Liquefaction of methane gas
Liquid methane - the energy source of the future
ERT supplies low-temperature systems for the safe, economical production, storage and use of liquid methane.
Low-temperature generators based on the Stirling principle generate temperatures below -162°C (111.15 K) after only a few minutes for the liquefaction of methane. They offer optimum conditions for small and medium-sized liquid methane plants.
Natural gas and biogas are becoming increasingly important for the supply of fuel, electricity and heat.
Methane can be converted into energy with extremely low emissions and has a very high energy density in liquid form: The volume ratio of gaseous to liquid methane is approx. 1:600. Accordingly, liquefied methane can be stored in a space-saving manner and transported cost-effectively.
As an environmentally friendly vehicle fuel, liquid methane enables long ranges with small tank volumes. Since 2013, the European Union has been promoting the establishment of a network of liquid methane filling stations along the main road freight transport routes. The EU Commission’s “Clean Fuel Strategy” also provides for the construction of bunker stations for liquid methane in 139 European inland and seaports by 2020 and 2025 respectively. The first LNG-operated cargo ships are in service. Commercial vehicles that can be operated with LNG are already being offered by several manufacturers. With compact gas liquefiers from ERT, a comprehensive LNG filling station and bunker infrastructure can be set up quickly and cost-effectively. This includes both pressure-dependent cooling of liquid methane during tank storage and just-in-time liquefaction of methane to supply filling stations from the compressed gas network.
Electricity and heat generation
As a fuel in power generation, liquefied methane offers the possibility of flexibly compensating for fluctuations in wind and solar energy production. Biogas thus becomes an integral part of a renewable energy mix. Methane liquefaction also opens up biogas quantities for demand-driven power generation, which are generated locally in smaller plants without connection to the compressed gas network. Biogas power generation will be economically attractive for plant operators in the future, especially in peak load phases. The liquefaction and tank storage of biogas enables such an economically optimised generation of electricity. Liquid methane can also be used economically for environmentally friendly heat generation independent of the compressed gas network.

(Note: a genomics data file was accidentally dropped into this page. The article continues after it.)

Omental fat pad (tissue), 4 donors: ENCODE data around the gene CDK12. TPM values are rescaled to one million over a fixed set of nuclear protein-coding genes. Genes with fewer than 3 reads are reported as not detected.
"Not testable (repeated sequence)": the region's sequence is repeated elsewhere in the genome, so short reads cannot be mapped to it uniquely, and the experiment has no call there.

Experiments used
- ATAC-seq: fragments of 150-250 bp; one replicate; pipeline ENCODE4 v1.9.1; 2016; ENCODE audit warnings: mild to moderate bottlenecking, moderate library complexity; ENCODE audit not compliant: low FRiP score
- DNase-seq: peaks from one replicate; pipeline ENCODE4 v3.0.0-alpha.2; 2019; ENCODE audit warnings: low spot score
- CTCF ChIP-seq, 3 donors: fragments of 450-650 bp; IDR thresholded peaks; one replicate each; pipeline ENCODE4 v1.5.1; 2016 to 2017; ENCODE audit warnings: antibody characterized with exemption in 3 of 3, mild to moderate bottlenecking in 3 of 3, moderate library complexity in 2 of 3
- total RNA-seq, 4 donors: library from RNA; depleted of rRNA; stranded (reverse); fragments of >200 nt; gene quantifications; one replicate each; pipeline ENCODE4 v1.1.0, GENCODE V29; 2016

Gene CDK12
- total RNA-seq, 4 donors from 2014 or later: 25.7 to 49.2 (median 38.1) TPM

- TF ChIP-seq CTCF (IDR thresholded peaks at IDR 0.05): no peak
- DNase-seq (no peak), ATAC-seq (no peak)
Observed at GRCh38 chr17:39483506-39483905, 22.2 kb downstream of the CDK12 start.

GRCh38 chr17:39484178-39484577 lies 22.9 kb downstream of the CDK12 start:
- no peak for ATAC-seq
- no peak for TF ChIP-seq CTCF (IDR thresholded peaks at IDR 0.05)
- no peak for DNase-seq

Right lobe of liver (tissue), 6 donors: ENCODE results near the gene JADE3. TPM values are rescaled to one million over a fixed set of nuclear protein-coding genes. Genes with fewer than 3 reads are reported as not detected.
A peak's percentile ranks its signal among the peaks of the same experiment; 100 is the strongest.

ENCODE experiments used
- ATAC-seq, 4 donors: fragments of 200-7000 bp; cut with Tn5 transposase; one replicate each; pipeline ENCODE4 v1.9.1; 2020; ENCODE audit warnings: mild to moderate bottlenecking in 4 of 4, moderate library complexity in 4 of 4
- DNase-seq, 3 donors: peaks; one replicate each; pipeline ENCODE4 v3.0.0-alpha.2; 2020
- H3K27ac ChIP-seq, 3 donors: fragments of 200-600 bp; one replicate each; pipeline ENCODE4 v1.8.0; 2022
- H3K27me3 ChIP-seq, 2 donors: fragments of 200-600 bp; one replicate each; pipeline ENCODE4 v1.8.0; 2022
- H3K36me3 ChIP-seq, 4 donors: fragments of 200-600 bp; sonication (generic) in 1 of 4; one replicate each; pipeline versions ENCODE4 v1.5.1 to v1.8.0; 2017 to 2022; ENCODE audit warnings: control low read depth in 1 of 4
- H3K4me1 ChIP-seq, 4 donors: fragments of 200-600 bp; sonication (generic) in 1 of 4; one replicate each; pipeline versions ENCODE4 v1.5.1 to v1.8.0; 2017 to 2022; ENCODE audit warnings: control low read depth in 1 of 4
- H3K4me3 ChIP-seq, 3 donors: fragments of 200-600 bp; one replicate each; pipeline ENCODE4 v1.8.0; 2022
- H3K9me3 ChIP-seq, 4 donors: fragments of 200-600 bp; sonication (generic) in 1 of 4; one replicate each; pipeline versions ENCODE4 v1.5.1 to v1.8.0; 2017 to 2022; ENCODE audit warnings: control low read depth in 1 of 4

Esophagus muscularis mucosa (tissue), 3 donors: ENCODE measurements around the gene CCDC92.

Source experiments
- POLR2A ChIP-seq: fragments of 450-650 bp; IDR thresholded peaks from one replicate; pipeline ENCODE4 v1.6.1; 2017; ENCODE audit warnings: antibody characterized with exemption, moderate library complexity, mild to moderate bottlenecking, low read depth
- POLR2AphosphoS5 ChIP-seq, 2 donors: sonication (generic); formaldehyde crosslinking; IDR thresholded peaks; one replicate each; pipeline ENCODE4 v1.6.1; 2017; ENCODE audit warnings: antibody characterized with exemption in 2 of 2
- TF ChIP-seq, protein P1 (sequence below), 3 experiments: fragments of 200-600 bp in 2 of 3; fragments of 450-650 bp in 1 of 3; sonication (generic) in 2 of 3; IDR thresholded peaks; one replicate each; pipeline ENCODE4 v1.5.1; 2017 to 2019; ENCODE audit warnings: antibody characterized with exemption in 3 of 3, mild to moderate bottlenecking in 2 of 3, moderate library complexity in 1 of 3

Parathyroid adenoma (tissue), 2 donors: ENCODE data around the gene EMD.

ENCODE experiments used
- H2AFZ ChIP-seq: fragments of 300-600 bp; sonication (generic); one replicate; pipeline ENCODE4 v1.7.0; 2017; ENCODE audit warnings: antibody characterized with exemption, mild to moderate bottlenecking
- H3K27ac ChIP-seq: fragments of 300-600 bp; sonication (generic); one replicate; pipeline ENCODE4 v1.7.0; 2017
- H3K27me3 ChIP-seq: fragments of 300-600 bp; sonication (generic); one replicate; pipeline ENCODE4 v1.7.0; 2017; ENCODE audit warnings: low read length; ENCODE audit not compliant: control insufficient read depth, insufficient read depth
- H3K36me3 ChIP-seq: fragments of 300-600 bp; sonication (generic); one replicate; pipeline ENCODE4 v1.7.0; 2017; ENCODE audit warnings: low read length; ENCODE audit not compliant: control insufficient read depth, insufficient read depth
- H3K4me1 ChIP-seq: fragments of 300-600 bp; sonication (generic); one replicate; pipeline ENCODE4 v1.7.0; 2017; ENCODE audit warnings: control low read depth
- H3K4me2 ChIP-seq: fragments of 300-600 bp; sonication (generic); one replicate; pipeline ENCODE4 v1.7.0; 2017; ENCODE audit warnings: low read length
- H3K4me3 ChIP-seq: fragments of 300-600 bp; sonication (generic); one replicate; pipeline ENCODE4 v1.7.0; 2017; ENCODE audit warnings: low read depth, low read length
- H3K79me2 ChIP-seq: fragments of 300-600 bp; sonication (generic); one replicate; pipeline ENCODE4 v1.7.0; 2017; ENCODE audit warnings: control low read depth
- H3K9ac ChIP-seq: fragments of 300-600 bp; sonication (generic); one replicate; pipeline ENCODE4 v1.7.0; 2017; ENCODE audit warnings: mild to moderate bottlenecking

Liquid methane shipping and storage
According to forecasts by the International Energy Agency (EIA), the volume of liquid methane shipped internationally will increase by around 35% by 2030. Gas losses during transport currently amount to up to 25% of the cargo volume. Cryogenic generators based on the Stirling principle offer sea and inland shipping companies a highly economical solution for the pressure-dependent cooling of liquid methane during shipping, the prevention of roll-over effects in LNG tanks and the reliquefaction of boil-off gas. At the same time, the expansion of an LNG infrastructure for freight transport by sea and land means that decentralised storage facilities must continue to grow in order to guarantee the widespread availability of liquid methane as a fuel. Here, too, Stirling cryogenerators offer the best possibilities for preventing boil-off gas and roll-over effects.
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